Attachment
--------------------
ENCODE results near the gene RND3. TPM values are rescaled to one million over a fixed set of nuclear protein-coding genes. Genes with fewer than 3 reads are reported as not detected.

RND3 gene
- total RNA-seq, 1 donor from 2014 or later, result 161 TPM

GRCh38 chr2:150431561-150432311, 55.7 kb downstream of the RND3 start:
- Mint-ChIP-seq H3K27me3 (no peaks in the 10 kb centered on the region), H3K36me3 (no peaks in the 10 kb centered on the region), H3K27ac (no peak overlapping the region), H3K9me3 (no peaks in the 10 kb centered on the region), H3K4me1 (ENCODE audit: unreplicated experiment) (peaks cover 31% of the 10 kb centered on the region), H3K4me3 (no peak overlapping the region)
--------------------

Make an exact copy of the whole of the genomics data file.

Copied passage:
ENCODE results near the gene RND3. TPM values are rescaled to one million over a fixed set of nuclear protein-coding genes. Genes with fewer than 3 reads are reported as not detected.

RND3 gene
- total RNA-seq, 1 donor from 2014 or later, result 161 TPM

GRCh38 chr2:150431561-150432311, 55.7 kb downstream of the RND3 start:
- Mint-ChIP-seq H3K27me3 (no peaks in the 10 kb centered on the region), H3K36me3 (no peaks in the 10 kb centered on the region), H3K27ac (no peak overlapping the region), H3K9me3 (no peaks in the 10 kb centered on the region), H3K4me1 (ENCODE audit: unreplicated experiment) (peaks cover 31% of the 10 kb centered on the region), H3K4me3 (no peak overlapping the region)